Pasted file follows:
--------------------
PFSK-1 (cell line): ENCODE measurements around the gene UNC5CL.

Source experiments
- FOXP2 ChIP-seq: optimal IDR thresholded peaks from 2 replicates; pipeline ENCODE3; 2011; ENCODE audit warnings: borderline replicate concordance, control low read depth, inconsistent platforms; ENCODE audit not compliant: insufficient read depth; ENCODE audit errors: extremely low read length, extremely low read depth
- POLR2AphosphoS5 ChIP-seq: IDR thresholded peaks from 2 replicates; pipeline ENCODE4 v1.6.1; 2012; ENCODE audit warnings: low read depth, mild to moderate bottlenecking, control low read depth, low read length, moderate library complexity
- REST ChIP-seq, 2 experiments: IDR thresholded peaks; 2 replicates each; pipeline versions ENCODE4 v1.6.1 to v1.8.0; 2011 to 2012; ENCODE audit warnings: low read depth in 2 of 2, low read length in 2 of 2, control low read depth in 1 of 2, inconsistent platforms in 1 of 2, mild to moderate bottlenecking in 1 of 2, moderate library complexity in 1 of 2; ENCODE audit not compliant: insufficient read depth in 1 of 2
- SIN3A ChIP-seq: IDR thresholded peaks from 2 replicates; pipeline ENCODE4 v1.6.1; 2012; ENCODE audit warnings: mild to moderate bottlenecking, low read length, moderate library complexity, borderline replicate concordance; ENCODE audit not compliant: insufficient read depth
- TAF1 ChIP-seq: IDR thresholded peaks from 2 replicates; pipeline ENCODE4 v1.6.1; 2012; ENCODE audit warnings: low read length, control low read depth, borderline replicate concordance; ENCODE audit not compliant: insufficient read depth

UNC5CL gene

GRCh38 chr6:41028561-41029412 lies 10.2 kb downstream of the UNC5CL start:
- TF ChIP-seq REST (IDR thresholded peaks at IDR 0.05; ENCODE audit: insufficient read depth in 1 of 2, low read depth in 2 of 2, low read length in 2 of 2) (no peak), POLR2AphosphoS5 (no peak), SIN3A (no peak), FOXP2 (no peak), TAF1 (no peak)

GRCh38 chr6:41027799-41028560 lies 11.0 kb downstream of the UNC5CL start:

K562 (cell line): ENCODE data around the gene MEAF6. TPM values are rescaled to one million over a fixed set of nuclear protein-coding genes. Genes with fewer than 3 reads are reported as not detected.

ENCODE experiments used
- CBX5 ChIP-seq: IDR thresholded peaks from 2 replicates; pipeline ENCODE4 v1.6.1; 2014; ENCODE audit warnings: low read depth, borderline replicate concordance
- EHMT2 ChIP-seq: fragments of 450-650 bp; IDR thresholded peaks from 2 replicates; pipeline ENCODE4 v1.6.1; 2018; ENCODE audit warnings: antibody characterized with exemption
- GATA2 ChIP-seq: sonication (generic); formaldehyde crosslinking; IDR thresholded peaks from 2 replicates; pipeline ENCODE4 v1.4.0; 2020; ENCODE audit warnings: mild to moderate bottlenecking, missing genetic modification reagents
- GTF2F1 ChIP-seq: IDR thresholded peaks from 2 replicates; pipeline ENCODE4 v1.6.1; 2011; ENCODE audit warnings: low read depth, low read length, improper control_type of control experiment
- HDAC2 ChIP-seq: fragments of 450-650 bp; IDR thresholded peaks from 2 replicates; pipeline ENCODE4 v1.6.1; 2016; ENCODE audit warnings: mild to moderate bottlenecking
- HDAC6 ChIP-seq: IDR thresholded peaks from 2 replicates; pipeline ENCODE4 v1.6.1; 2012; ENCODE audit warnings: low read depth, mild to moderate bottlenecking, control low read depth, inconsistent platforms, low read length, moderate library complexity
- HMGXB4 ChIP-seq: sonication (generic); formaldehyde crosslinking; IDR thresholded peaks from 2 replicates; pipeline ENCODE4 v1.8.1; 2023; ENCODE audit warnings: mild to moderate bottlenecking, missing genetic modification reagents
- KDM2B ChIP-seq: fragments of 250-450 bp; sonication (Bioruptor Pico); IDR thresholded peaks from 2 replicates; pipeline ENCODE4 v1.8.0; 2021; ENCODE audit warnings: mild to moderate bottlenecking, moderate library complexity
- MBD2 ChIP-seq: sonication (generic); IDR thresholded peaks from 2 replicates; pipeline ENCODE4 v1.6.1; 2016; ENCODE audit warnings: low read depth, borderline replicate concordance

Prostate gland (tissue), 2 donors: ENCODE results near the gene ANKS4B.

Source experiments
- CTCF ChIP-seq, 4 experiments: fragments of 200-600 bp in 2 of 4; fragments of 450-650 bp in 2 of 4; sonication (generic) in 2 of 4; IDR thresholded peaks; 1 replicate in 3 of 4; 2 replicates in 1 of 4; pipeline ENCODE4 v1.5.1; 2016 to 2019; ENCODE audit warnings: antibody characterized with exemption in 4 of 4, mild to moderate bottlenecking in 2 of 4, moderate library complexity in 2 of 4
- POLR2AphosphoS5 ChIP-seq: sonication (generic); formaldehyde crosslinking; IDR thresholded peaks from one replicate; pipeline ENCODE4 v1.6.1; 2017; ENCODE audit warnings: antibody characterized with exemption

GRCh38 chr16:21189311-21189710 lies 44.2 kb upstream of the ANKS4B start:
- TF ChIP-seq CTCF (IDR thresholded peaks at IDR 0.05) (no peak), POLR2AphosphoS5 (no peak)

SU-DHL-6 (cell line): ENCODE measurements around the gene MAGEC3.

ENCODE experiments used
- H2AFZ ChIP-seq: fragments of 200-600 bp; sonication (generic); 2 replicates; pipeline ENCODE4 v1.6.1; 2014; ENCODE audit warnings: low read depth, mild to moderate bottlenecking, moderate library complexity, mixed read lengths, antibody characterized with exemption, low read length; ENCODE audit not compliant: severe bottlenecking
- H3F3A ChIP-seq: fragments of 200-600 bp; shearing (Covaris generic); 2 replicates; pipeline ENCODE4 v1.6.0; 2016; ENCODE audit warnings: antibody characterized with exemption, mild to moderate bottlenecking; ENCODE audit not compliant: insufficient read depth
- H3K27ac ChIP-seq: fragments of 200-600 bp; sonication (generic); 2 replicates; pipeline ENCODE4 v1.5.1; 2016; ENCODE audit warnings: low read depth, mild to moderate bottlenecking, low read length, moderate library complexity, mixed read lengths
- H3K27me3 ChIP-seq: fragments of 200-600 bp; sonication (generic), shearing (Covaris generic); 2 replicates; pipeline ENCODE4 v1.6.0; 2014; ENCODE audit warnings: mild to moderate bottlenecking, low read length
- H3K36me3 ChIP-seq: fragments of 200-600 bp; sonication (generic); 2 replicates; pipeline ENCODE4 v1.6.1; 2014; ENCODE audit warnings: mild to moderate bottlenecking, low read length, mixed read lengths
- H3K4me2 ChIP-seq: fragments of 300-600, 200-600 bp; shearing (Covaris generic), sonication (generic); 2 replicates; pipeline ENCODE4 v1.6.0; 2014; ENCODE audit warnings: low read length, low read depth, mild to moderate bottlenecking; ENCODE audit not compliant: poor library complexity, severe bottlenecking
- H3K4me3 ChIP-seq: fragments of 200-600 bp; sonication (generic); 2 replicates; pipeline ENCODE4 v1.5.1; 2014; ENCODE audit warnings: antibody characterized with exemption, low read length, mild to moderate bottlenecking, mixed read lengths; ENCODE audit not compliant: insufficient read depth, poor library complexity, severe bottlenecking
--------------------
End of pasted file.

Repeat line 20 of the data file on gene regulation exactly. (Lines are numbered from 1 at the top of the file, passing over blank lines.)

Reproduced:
- HMGXB4 ChIP-seq: sonication (generic); formaldehyde crosslinking; IDR thresholded peaks from 2 replicates; pipeline ENCODE4 v1.8.1; 2023; ENCODE audit warnings: mild to moderate bottlenecking, missing genetic modification reagents